The 20th day count schedule changes have recently created an uproar among this school’s student body. The changes were enacted in order to balance crowded classes. Students complain that the changes came too late, after they had grown acclimated to their schedules.

According to assistant principal Kelly King, administrators made the change in accordance with the district policy which dictates that schools cannot balance classes before the 20th day of school. After, schools receive funding to add more classes where necessary.

Students’ primary concern regarding the changes revolves around being switched into different teachers’ classes. Many students argue that the change will hurt their performance, since they have grown accustomed to their former teachers’ teaching styles. What students seem to be forgetting, though, is how easy it was in the first place to adjust to those styles. Given two weeks or so, students will most likely readjust to their new teachers’ instructional methods.

Other students claim that the social aspect of their day is now disrupted. This complaint need not even be addressed; school is for learning, not playing.

An unfortunate consequence of the changes is locker locations. Students chose the location of their lockers based on their schedules during the first and second week of school. Now, though, new schedules may disrupt students’ daily locker routine. This may be annoying and inconvenient, but it can be remedied by changing up locker stops. According to King, students can request a locker change if completely necessary. However, students face obstacles in school that are far more challenging than a minor locker problem, so this should not be too much trouble for most.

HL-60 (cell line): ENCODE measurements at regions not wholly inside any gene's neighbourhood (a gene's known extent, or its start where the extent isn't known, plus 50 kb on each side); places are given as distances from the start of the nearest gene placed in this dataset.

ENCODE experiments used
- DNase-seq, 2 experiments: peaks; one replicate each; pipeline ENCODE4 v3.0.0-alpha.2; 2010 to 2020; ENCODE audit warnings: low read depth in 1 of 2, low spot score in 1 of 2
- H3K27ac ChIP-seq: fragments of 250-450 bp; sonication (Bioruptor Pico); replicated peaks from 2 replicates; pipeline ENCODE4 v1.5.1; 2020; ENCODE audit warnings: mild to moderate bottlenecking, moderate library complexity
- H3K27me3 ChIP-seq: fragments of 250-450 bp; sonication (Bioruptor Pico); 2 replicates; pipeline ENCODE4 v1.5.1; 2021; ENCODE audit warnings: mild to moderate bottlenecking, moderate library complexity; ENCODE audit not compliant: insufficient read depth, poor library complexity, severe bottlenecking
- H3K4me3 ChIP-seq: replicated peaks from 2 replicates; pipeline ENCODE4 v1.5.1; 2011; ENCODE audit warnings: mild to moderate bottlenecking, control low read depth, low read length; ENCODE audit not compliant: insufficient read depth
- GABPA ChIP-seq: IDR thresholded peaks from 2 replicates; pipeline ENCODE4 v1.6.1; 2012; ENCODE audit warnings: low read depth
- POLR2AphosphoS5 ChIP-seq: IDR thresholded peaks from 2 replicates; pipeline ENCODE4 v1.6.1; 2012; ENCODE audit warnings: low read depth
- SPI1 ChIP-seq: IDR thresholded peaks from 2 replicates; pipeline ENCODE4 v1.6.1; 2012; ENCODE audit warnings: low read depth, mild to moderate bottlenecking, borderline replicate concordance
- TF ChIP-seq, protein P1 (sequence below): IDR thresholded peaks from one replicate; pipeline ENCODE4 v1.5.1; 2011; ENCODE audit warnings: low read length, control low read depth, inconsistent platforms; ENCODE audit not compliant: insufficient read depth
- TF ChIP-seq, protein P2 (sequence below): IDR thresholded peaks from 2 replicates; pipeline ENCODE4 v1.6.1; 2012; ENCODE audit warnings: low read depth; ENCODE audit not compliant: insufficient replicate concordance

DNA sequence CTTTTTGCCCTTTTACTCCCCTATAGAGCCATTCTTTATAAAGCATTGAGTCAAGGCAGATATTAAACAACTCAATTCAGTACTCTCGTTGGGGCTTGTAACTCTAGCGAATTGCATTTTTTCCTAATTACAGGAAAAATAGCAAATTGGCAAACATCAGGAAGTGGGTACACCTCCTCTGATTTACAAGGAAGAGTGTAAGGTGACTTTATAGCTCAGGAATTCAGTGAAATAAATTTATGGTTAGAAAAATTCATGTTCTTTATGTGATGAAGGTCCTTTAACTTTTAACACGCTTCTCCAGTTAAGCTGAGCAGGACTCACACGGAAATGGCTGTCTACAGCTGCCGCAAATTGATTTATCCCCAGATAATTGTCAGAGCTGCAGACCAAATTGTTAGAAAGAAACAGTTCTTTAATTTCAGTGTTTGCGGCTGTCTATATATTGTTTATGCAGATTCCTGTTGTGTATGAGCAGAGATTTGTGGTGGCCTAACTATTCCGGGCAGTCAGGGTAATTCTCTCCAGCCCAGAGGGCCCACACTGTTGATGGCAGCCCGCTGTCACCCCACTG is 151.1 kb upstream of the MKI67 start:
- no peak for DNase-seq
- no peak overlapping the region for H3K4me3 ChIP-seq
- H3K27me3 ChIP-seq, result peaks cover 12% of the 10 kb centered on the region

Schedule changes are practically part of the high school experience. Every student who received a schedule change still has the exact same classes. Although it is unfortunate that some students feel that their new teachers are not as talented as their former teachers, having a mediocre educator or two is inevitable in high school. You get some good ones, and you get some bad ones. On a social level, the change is harsh, but in terms of educational success, the changes probably will not make a significant difference for students.

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